STAMFORD – A green dot means the piling is safe to keep; a red dot means it’s breaking and has to be removed.
There’s no way to tell how many dots of which color are painted on the many pilings that support more than 200 boat slips at Cove Marina.
The total will be murky until a report from the engineer diver who inspected the pilings is complete.
One thing, however, is clear.
Boating out of Stamford’s well-used municipal marinas, in one of the busiest harbors in Connecticut, will be a mess in the spring.
Only two of Stamford’s marinas, Cove and Czescik, have been open since the third, Cummings, was wrecked by Superstorm Sandy in 2012.
Demand is high – nearly all of the 189 boat slips at Czescik were filled this summer, and 85 percent of the 212 slips at Cove, though the percentage may be low because some slips are too rotted to rent.
The problems at Cove peaked in August, when three decayed pilings fell, smashing two boats. No one was hurt but the risk remains because the pilings – beyond their lifespan at more than 30 years old – could keep falling.
So, when the 2024 season opens in April, it will be first come, first served for boaters looking to rent a slip at Cove Marina. The same will be true for Czescik Marina, which will take the overflow.
Parks and Recreation Director Kevin Murray said Thursday that, based on an initial report from the marine engineer, “we will open certain sections of docks at Cove Marina that are safe” when the next season begins.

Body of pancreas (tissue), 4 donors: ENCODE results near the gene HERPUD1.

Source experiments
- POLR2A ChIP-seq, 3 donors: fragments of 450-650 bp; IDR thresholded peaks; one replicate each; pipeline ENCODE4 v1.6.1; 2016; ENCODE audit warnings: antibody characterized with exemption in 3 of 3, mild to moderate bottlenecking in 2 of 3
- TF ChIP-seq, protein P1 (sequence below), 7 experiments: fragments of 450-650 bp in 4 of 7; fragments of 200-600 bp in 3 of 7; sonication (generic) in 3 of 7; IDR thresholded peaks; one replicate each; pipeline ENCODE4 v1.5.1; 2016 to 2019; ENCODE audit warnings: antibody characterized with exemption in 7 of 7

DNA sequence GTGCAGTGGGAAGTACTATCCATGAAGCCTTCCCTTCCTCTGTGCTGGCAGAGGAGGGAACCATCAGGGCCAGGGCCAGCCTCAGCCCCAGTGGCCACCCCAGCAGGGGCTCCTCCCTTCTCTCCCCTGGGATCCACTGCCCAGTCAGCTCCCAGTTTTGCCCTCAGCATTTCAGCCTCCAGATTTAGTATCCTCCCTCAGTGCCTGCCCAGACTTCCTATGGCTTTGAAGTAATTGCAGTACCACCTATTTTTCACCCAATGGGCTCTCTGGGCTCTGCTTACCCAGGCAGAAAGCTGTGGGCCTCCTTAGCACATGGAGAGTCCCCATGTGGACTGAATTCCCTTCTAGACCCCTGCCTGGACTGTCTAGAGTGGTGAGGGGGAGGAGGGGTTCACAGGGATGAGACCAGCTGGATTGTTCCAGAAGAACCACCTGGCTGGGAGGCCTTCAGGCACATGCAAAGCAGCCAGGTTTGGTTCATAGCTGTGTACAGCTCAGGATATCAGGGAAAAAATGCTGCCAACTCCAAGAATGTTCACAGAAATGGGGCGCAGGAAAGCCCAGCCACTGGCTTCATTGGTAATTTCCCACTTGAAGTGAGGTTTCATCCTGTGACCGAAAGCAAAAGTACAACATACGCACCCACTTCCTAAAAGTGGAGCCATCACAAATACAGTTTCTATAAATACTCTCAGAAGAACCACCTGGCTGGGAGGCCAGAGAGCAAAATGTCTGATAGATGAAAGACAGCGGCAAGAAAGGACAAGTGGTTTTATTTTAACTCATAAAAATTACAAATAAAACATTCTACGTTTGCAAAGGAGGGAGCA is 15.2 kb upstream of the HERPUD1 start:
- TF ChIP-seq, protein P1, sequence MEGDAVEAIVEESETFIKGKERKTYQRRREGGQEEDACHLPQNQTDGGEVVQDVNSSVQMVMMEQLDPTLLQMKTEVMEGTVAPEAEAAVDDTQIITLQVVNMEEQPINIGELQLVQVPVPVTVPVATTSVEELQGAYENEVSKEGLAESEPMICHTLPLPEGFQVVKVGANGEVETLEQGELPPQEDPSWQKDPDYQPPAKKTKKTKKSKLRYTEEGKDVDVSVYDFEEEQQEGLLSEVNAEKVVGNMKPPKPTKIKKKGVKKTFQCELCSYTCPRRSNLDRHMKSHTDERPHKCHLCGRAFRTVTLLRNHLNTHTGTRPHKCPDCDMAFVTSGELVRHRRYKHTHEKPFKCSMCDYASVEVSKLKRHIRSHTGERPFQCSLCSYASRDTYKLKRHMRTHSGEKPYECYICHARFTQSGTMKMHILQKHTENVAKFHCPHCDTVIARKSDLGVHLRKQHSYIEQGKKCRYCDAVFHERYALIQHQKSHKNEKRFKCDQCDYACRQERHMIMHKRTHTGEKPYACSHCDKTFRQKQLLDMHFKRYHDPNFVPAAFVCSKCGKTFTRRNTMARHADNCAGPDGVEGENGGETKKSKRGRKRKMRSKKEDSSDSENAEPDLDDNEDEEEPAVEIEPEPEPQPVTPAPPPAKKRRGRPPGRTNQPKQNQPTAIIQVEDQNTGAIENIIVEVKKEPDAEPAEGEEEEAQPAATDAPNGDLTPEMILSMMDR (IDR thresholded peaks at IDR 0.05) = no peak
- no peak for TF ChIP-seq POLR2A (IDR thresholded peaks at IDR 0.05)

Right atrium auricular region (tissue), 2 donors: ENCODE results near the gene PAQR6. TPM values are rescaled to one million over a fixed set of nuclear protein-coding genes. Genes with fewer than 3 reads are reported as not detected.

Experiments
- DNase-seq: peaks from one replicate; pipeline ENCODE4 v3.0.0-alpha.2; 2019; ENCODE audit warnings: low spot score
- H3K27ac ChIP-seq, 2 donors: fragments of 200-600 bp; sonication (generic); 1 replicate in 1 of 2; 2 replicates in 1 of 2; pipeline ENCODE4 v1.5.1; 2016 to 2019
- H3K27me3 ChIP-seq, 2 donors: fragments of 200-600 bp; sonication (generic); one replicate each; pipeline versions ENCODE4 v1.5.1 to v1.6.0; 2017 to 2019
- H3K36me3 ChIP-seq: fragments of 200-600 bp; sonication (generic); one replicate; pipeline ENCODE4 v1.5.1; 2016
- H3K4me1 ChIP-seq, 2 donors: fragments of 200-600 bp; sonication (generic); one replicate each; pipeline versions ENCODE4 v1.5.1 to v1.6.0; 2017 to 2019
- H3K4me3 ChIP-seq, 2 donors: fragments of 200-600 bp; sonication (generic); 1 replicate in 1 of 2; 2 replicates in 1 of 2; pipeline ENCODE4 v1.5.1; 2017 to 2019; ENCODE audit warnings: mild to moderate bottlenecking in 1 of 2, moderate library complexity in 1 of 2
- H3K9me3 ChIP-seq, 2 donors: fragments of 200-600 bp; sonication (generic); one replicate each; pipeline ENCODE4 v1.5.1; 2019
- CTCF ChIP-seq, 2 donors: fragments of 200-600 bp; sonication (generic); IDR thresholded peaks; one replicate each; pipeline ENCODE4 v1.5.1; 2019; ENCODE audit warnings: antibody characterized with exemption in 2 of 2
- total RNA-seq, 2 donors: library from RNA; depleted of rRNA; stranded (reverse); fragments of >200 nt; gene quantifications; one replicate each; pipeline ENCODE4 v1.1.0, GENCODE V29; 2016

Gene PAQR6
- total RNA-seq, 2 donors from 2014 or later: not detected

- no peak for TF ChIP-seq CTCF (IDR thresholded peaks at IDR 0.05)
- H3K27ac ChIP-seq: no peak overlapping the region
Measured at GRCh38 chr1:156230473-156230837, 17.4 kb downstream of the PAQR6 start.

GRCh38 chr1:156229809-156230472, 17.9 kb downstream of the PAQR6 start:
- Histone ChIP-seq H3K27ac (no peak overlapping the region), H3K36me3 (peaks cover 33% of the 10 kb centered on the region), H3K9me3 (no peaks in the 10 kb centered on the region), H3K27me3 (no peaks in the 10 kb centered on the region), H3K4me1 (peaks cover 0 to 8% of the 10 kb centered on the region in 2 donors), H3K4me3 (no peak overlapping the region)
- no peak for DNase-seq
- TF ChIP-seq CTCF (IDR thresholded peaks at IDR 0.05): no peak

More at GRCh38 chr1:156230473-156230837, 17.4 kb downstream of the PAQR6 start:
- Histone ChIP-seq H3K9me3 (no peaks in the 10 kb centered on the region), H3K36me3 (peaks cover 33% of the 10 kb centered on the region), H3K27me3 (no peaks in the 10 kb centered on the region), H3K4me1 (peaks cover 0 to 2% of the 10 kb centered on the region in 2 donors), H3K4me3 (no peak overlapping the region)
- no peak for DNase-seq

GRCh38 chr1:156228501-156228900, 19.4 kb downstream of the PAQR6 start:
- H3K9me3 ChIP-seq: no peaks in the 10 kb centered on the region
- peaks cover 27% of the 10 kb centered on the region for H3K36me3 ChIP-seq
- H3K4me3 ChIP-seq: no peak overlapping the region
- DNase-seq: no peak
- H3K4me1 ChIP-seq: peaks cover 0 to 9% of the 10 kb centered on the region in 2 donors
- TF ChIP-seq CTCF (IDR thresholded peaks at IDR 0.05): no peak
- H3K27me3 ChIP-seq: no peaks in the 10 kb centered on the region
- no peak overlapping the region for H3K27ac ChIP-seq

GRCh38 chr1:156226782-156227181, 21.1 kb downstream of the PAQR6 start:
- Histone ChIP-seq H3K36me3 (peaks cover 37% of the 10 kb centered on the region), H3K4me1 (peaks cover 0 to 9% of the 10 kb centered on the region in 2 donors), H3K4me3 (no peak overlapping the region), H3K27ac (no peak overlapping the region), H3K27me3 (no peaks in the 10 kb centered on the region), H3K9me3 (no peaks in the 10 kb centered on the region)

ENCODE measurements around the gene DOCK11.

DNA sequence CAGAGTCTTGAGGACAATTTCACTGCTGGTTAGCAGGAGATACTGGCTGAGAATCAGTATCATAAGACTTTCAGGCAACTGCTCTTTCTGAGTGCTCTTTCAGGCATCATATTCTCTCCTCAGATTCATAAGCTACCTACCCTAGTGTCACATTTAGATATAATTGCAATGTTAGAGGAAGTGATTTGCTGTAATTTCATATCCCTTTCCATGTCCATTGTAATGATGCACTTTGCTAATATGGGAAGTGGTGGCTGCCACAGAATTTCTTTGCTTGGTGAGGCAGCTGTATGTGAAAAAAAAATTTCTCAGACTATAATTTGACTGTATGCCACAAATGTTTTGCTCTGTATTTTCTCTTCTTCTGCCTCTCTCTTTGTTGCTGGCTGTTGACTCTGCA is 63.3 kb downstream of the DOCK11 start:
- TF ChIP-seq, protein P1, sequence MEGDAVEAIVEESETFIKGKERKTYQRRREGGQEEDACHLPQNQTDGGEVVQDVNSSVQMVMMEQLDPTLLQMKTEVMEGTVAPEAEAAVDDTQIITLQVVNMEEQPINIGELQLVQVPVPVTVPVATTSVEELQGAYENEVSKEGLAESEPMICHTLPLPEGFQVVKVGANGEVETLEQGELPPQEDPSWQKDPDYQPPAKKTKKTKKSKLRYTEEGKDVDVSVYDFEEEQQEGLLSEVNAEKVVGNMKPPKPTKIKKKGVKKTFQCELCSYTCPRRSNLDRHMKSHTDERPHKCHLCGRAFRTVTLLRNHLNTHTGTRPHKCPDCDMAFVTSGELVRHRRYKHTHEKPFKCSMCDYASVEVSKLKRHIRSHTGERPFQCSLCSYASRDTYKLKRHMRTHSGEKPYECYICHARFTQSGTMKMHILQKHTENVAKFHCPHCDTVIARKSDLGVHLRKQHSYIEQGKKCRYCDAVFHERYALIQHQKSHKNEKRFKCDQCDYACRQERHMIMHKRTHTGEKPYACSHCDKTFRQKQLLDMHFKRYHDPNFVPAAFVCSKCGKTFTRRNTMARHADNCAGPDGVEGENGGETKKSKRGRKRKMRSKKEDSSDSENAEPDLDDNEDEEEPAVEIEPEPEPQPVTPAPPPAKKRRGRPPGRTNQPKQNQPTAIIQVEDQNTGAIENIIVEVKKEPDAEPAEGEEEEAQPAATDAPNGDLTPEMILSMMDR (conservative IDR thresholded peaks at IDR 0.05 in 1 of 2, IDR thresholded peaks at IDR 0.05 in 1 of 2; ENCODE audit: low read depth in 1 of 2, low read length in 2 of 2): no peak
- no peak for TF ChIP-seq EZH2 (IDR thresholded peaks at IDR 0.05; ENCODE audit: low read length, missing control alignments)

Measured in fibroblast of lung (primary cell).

The rest of the docks at Cove will be closed off or removed, Murray said. To accommodate some boats that will not get slips, the city will set aside space in the Cove parking lot, where owners may keep their boats on their trailers, he said.
Murray did not specify the number of docks that will be out of service in the spring, saying the engineer diver provided “some initial feedback” and the city is awaiting the final report.
Harbor officials have told CT Examiner that a third to half of the slips are not safe, either because the pilings are rotted or docks are coming apart.
Always on the brink
Other circumstances illustrate the tenuousness of the condition of Stamford’s marinas.
First, there’s the funding.
Murray said $4.8 million has been authorized for marina repairs but the money has yet to be bonded.
Most of the money will be used to dredge Cove Marina, a long-planned and badly needed project. Because dredging is permitted only between October and January, that work is to begin in October 2024, Murray said. The docks and pilings will be removed during dredging, he said.
There is a question about whether Stamford can issue bonds, because its state-mandated annual audit report, due Jan. 1, 2023, is still not filed. But Director of Administration Ben Barnes said Thursday that funding availability should not impede the project.
“We have the authority to advance cash from the General Fund to specific projects in order to fund critical work on authorized capital projects,” Barnes said.
Then there’s the issue of how all the boaters who can’t get slips, and instead store their boats in trailers in the Cove parking lot, will get them into the water. They need ramps.